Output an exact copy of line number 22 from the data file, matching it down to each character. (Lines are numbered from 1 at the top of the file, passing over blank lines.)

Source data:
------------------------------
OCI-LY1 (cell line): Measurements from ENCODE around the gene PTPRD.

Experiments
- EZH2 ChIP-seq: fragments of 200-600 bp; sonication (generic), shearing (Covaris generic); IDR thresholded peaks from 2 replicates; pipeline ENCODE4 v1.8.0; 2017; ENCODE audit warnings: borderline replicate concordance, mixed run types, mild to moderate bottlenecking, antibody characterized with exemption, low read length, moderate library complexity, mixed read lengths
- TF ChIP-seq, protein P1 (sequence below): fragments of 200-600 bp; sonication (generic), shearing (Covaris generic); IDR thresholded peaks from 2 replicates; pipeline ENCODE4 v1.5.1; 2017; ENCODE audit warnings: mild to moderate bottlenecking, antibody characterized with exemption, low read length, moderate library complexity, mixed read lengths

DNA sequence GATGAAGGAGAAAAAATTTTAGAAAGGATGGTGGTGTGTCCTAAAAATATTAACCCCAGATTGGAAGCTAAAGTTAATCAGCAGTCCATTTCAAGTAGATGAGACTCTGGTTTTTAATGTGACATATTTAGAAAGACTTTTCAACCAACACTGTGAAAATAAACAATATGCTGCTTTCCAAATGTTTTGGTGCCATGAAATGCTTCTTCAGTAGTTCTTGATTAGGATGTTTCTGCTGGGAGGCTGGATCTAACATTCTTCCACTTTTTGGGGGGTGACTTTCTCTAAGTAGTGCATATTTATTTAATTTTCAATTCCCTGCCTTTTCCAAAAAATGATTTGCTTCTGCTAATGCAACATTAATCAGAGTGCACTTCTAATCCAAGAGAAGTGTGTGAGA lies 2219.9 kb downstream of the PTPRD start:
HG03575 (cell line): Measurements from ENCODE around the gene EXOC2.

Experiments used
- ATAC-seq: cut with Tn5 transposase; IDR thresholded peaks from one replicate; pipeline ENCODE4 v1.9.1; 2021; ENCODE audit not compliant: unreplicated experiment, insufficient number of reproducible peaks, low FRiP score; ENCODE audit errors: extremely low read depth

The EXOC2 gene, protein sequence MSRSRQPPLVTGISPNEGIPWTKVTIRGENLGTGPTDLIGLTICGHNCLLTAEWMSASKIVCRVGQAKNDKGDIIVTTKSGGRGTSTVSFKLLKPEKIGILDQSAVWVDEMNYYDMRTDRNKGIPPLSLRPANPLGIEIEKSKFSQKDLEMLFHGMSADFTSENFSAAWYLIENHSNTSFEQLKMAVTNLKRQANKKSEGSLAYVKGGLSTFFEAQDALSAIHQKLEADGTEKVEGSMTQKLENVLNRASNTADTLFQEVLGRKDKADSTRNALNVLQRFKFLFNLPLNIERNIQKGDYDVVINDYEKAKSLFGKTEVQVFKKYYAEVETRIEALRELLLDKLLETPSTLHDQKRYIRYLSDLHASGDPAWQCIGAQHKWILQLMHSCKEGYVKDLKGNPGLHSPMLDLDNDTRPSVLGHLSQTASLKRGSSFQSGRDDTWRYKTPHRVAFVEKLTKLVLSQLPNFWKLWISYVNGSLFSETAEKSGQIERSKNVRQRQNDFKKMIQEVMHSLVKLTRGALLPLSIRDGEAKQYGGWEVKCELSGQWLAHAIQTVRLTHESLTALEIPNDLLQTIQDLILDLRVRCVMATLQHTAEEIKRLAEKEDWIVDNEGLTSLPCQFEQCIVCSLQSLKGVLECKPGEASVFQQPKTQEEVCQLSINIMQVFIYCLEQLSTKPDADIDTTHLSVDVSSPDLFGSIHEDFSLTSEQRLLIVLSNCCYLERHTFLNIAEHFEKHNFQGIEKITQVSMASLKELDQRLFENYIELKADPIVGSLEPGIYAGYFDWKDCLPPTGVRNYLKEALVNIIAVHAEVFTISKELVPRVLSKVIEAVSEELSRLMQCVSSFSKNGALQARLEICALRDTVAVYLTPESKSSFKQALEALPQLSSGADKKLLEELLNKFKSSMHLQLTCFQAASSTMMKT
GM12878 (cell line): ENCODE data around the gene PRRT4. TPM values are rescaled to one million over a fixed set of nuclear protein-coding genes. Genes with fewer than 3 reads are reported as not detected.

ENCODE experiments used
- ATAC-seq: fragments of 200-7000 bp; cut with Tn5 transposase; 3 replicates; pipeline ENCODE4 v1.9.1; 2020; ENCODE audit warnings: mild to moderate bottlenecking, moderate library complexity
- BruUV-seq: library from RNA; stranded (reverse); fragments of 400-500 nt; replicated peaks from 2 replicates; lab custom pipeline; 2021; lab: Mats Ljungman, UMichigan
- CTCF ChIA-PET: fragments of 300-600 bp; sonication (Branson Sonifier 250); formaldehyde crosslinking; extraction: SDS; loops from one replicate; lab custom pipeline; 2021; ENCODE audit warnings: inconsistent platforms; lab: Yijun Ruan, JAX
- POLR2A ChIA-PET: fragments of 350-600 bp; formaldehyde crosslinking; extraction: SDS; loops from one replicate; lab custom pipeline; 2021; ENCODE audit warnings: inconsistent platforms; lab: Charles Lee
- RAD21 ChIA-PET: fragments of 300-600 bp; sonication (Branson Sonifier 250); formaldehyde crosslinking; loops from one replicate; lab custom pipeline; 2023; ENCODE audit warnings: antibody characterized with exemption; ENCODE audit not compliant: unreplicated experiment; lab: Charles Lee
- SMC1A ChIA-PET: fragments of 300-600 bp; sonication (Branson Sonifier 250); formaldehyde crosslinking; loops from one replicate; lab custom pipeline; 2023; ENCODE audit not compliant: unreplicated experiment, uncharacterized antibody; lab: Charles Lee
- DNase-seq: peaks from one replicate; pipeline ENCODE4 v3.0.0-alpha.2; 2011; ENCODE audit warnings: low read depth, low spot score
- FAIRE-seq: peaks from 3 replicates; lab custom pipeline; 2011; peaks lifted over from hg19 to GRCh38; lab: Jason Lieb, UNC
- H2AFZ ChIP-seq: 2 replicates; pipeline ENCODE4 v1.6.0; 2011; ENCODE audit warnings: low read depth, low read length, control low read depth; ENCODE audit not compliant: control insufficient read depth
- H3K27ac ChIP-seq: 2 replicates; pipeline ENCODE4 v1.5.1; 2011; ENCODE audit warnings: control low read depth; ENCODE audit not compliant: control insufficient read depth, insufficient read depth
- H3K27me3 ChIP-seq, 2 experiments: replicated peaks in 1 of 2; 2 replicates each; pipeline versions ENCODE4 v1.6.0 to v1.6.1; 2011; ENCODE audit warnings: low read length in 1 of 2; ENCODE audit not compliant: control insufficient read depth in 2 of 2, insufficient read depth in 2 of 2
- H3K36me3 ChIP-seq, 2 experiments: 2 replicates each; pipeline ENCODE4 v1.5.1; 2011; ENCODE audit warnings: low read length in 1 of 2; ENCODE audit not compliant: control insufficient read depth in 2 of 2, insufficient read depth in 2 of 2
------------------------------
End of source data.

- H3K27me3 ChIP-seq, 2 experiments: replicated peaks in 1 of 2; 2 replicates each; pipeline versions ENCODE4 v1.6.0 to v1.6.1; 2011; ENCODE audit warnings: low read length in 1 of 2; ENCODE audit not compliant: control insufficient read depth in 2 of 2, insufficient read depth in 2 of 2